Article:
Check the docs on your JVM to see if it supports multithreading. I'm pretty sure the sun ones do. Java Concurrency In Practice is the place to start for multithreading.
The first part of your question is: is multiprocessing superior to multithreading, from a performance perspective? In a system with robust multithreading support, threads should always be superior to processes, from a performance perspective. There is more isolation between threads (no shared memory, unless explicitly setup via an IPC mechanism), so you might want to go the multiprocess route to keep dangerous threads from stepping on each other.
For data processing, threads should be the best way to go. If threads on your local machine aren't enough, I would skip past a multiprocess solution and go straight to a map-reduce system like Hadoop.
As to why multiprocess apps are mentioned, I think the author wants to be complete. Although a tutorial is not provided, a link to additional documentation is. The big disadvantage of using multiprocessing is that you have to deal with inter process communication. Unlike threads, you can't just share some memory and throw some mutexes around it and call it a day.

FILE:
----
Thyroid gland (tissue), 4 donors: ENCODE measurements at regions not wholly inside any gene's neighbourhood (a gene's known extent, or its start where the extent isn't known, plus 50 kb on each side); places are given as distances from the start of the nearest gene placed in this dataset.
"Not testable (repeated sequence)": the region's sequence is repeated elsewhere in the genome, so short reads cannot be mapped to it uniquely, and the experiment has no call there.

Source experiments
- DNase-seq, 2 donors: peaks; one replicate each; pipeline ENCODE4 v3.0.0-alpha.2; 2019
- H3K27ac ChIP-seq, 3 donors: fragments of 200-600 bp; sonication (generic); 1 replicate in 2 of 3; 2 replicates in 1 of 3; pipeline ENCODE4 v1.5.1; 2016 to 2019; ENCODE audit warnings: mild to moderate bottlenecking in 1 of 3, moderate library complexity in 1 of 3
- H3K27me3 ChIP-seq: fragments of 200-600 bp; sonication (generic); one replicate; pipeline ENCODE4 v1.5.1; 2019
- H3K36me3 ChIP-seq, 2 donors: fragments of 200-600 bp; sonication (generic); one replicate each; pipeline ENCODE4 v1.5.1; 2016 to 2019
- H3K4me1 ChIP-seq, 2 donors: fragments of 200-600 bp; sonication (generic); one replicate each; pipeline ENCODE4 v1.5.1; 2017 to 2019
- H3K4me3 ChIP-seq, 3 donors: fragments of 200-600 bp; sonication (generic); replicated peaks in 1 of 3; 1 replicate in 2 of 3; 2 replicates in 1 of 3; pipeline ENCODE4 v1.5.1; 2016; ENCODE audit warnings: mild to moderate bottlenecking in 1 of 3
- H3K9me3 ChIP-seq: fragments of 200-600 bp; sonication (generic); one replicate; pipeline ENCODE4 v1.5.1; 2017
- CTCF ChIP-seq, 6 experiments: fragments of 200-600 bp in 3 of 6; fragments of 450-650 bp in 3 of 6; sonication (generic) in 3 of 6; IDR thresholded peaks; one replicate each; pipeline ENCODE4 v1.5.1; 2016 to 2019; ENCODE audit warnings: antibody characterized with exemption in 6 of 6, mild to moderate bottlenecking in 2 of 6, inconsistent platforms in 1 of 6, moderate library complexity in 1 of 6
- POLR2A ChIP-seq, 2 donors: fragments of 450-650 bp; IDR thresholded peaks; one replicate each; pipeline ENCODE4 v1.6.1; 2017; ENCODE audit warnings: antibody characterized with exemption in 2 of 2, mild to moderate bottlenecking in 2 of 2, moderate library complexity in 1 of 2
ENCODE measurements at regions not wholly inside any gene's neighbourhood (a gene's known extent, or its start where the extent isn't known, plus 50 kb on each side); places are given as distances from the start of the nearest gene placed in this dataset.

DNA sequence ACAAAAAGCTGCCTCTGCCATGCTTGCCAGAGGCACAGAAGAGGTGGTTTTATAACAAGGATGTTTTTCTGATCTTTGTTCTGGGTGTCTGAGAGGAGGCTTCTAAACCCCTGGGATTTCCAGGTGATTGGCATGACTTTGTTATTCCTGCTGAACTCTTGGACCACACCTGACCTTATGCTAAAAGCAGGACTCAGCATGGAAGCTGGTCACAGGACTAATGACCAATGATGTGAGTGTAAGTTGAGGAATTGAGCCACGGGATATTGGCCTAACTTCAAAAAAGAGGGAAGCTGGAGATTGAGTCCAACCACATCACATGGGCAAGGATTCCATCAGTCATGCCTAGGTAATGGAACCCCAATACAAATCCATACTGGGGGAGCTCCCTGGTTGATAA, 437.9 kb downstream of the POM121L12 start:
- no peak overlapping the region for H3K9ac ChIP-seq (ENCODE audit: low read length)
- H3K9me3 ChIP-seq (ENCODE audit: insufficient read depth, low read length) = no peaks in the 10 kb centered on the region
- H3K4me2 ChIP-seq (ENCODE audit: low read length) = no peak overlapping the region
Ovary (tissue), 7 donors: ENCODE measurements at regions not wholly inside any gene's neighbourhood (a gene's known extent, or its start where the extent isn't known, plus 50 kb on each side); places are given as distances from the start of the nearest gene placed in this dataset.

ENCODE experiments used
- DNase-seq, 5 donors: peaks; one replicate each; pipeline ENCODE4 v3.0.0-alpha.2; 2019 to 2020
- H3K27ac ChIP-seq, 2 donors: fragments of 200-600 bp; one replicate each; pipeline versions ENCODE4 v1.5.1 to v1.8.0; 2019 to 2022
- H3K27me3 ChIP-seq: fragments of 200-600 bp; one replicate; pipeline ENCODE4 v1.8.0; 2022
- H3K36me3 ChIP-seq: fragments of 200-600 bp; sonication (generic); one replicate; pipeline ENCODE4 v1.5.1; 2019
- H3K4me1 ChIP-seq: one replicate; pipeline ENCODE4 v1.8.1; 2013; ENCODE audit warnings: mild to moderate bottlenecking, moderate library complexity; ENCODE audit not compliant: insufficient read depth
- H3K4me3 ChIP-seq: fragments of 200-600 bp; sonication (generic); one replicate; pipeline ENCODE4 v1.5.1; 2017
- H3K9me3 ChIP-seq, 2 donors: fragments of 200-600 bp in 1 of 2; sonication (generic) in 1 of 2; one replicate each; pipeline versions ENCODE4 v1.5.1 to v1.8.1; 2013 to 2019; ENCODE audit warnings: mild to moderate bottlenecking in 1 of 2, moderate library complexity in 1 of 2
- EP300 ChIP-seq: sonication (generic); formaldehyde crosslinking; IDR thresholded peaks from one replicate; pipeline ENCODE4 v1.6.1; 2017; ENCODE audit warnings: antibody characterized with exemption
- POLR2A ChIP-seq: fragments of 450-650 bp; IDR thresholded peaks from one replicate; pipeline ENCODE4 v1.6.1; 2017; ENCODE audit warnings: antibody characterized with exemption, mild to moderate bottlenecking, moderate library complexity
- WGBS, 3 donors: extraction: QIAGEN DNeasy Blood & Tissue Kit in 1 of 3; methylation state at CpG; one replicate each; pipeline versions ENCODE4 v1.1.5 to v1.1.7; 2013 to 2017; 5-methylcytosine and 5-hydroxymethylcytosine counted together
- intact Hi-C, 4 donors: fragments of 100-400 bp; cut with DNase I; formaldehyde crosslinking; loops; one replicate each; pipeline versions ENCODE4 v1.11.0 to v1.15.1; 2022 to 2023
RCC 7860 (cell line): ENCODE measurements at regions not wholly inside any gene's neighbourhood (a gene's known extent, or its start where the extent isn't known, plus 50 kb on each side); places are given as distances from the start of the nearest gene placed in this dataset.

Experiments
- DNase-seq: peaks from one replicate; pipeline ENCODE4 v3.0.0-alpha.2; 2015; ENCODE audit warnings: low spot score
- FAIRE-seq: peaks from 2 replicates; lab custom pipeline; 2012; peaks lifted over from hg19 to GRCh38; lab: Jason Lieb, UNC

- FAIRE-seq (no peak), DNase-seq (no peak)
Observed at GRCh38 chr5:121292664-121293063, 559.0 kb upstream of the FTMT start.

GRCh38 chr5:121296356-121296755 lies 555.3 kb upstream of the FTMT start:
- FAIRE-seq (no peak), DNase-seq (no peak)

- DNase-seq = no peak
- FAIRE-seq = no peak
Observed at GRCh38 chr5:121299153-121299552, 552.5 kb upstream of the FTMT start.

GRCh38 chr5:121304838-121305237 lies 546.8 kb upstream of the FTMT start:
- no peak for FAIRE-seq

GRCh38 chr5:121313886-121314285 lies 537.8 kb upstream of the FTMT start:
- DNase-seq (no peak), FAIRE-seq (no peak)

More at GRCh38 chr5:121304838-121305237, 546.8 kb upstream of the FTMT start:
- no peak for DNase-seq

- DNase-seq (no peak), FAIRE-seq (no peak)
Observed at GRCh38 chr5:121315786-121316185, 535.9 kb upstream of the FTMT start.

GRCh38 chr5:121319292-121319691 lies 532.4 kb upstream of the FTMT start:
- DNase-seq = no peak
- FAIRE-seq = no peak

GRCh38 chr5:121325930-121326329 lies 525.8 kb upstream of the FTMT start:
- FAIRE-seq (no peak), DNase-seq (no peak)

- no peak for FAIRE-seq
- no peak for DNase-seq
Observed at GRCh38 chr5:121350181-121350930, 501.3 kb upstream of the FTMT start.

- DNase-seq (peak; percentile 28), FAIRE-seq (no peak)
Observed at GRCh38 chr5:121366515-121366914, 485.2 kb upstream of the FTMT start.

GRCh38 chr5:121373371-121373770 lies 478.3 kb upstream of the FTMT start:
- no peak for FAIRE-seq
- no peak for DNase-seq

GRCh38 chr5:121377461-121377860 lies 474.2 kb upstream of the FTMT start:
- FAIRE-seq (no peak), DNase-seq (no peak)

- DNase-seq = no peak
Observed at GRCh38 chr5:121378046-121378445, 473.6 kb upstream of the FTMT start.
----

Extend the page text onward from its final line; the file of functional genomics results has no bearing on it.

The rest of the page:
From the comments, it appears that there is some confusion about what "multiprocessing" actually is. Threads are constructs that must be created by your code. There are APIs for thread creation and management. Processes, though, can be created by hand on the command line. On a unix box do the following to run four instances (processes) of
foo. Note that the final
& is required.
$ ./foo & ./foo & ./foo & ./foo &
Now if you have an input file,
bar that foo needs to process, use something like
split to break it up into four equal segments, and run
foo on it:
$ ./foo bar.0 > bar.0.out & ./foo bar.1 > bar.1.out & ./foo bar.2 > bar.2.out & ./foo bar.3 > bar.3.out &
Finally, you will need to combine the
bar.?.out files. Running a test like this should give you some feel for whether using heavy-weight processes is a good idea for your application. If you have already built a multi-threaded application, that will probably be just fine. But feel free to run some experiments to see if processes work better. Once you are sure that processes are the way to go, reorganize your code to use ProcessBuilder to spin up the processes yourself.